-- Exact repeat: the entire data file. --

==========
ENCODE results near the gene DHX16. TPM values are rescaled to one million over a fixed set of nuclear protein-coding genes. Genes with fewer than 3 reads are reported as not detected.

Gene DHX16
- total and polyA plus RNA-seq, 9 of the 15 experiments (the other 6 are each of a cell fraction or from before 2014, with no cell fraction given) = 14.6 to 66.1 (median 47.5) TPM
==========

ENCODE results near the gene DHX16. TPM values are rescaled to one million over a fixed set of nuclear protein-coding genes. Genes with fewer than 3 reads are reported as not detected.

Gene DHX16
- total and polyA plus RNA-seq, 9 of the 15 experiments (the other 6 are each of a cell fraction or from before 2014, with no cell fraction given) = 14.6 to 66.1 (median 47.5) TPM